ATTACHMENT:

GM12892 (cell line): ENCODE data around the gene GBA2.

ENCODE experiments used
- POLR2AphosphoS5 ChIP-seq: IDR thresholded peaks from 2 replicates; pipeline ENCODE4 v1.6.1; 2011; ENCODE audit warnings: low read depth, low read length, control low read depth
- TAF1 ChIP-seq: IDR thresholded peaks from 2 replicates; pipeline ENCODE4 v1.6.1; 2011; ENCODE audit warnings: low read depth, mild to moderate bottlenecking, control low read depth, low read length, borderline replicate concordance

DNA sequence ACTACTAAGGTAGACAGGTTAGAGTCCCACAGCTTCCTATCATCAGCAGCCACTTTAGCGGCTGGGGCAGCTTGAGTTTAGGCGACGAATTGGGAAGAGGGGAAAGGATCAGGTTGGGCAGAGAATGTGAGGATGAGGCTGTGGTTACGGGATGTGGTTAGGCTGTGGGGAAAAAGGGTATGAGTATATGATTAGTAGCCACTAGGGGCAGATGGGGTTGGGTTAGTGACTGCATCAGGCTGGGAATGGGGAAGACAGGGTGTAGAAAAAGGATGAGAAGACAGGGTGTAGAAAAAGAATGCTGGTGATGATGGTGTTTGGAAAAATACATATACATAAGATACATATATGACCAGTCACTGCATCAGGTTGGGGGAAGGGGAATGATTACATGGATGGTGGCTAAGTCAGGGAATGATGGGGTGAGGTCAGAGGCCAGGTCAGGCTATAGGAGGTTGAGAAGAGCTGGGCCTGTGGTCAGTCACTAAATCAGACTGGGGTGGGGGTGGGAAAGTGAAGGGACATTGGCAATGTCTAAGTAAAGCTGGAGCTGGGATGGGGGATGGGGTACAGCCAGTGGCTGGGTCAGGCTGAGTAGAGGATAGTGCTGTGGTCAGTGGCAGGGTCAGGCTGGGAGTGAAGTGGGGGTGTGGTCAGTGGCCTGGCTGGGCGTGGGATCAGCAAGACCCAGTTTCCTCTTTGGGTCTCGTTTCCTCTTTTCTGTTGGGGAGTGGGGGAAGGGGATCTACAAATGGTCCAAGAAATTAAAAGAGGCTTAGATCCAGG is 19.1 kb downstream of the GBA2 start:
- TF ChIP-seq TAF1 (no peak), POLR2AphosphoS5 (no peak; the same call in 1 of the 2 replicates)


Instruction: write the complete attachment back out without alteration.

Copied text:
GM12892 (cell line): ENCODE data around the gene GBA2.

ENCODE experiments used
- POLR2AphosphoS5 ChIP-seq: IDR thresholded peaks from 2 replicates; pipeline ENCODE4 v1.6.1; 2011; ENCODE audit warnings: low read depth, low read length, control low read depth
- TAF1 ChIP-seq: IDR thresholded peaks from 2 replicates; pipeline ENCODE4 v1.6.1; 2011; ENCODE audit warnings: low read depth, mild to moderate bottlenecking, control low read depth, low read length, borderline replicate concordance

DNA sequence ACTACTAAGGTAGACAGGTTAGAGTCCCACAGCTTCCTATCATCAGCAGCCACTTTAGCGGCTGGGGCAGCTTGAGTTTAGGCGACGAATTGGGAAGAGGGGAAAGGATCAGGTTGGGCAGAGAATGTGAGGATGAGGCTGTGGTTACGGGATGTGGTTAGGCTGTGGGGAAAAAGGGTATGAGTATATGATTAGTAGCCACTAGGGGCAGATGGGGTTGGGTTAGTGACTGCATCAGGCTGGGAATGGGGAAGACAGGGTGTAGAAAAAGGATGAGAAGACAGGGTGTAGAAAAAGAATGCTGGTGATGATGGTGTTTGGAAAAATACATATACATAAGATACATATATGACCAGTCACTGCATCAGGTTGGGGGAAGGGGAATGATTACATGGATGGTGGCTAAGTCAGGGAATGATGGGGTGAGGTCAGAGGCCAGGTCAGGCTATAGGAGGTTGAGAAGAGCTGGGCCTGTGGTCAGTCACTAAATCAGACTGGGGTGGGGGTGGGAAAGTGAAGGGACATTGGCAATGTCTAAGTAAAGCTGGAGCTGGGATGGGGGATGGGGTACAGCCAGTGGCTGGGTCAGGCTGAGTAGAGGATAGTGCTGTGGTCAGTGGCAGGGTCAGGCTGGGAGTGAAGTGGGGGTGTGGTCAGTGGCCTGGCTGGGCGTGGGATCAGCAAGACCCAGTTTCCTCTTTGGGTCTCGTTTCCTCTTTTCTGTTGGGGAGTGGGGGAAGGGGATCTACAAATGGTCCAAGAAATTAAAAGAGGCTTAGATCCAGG is 19.1 kb downstream of the GBA2 start:
- TF ChIP-seq TAF1 (no peak), POLR2AphosphoS5 (no peak; the same call in 1 of the 2 replicates)